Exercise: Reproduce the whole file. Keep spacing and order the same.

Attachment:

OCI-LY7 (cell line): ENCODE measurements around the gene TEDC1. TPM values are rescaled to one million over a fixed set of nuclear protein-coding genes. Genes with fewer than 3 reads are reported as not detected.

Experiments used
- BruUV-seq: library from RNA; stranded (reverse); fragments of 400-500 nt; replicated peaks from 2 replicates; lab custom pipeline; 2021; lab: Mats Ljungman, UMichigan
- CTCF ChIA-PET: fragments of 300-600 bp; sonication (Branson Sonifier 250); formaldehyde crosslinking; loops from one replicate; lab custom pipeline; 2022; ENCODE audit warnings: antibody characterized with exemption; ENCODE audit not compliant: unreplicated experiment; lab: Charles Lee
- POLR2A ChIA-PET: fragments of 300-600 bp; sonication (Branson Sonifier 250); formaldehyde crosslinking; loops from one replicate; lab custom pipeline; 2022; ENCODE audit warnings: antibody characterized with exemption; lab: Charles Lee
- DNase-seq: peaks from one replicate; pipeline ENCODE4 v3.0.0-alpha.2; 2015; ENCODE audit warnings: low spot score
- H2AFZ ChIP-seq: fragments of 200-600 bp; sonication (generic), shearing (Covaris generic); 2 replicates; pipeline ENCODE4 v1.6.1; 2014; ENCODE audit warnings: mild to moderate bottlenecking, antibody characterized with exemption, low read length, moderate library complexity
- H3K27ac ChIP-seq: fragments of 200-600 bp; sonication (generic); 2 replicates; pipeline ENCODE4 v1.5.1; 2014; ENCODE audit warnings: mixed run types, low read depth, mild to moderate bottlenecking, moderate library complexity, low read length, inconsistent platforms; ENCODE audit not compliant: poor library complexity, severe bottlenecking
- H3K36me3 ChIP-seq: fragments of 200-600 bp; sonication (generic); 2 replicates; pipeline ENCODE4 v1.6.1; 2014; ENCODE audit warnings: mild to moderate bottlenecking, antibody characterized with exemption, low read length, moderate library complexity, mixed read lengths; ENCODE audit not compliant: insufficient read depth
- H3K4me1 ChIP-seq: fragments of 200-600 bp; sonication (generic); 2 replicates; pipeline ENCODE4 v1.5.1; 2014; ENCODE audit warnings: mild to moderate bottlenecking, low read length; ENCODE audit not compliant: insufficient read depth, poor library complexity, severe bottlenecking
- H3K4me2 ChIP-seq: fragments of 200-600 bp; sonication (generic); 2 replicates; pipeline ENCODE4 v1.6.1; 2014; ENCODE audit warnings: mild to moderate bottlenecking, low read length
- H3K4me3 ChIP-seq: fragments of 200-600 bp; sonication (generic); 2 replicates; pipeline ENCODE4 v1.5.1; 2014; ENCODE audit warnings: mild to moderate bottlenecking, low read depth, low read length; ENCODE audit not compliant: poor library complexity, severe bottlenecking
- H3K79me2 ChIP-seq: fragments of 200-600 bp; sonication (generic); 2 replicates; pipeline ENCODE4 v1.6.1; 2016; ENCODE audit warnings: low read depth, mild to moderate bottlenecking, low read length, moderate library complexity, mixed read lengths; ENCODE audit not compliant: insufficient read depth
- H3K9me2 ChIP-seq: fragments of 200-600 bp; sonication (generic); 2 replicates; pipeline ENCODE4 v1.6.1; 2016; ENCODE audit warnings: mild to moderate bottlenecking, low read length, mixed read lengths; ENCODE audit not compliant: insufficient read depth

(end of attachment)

OCI-LY7 (cell line): ENCODE measurements around the gene TEDC1. TPM values are rescaled to one million over a fixed set of nuclear protein-coding genes. Genes with fewer than 3 reads are reported as not detected.

Experiments used
- BruUV-seq: library from RNA; stranded (reverse); fragments of 400-500 nt; replicated peaks from 2 replicates; lab custom pipeline; 2021; lab: Mats Ljungman, UMichigan
- CTCF ChIA-PET: fragments of 300-600 bp; sonication (Branson Sonifier 250); formaldehyde crosslinking; loops from one replicate; lab custom pipeline; 2022; ENCODE audit warnings: antibody characterized with exemption; ENCODE audit not compliant: unreplicated experiment; lab: Charles Lee
- POLR2A ChIA-PET: fragments of 300-600 bp; sonication (Branson Sonifier 250); formaldehyde crosslinking; loops from one replicate; lab custom pipeline; 2022; ENCODE audit warnings: antibody characterized with exemption; lab: Charles Lee
- DNase-seq: peaks from one replicate; pipeline ENCODE4 v3.0.0-alpha.2; 2015; ENCODE audit warnings: low spot score
- H2AFZ ChIP-seq: fragments of 200-600 bp; sonication (generic), shearing (Covaris generic); 2 replicates; pipeline ENCODE4 v1.6.1; 2014; ENCODE audit warnings: mild to moderate bottlenecking, antibody characterized with exemption, low read length, moderate library complexity
- H3K27ac ChIP-seq: fragments of 200-600 bp; sonication (generic); 2 replicates; pipeline ENCODE4 v1.5.1; 2014; ENCODE audit warnings: mixed run types, low read depth, mild to moderate bottlenecking, moderate library complexity, low read length, inconsistent platforms; ENCODE audit not compliant: poor library complexity, severe bottlenecking
- H3K36me3 ChIP-seq: fragments of 200-600 bp; sonication (generic); 2 replicates; pipeline ENCODE4 v1.6.1; 2014; ENCODE audit warnings: mild to moderate bottlenecking, antibody characterized with exemption, low read length, moderate library complexity, mixed read lengths; ENCODE audit not compliant: insufficient read depth
- H3K4me1 ChIP-seq: fragments of 200-600 bp; sonication (generic); 2 replicates; pipeline ENCODE4 v1.5.1; 2014; ENCODE audit warnings: mild to moderate bottlenecking, low read length; ENCODE audit not compliant: insufficient read depth, poor library complexity, severe bottlenecking
- H3K4me2 ChIP-seq: fragments of 200-600 bp; sonication (generic); 2 replicates; pipeline ENCODE4 v1.6.1; 2014; ENCODE audit warnings: mild to moderate bottlenecking, low read length
- H3K4me3 ChIP-seq: fragments of 200-600 bp; sonication (generic); 2 replicates; pipeline ENCODE4 v1.5.1; 2014; ENCODE audit warnings: mild to moderate bottlenecking, low read depth, low read length; ENCODE audit not compliant: poor library complexity, severe bottlenecking
- H3K79me2 ChIP-seq: fragments of 200-600 bp; sonication (generic); 2 replicates; pipeline ENCODE4 v1.6.1; 2016; ENCODE audit warnings: low read depth, mild to moderate bottlenecking, low read length, moderate library complexity, mixed read lengths; ENCODE audit not compliant: insufficient read depth
- H3K9me2 ChIP-seq: fragments of 200-600 bp; sonication (generic); 2 replicates; pipeline ENCODE4 v1.6.1; 2016; ENCODE audit warnings: mild to moderate bottlenecking, low read length, mixed read lengths; ENCODE audit not compliant: insufficient read depth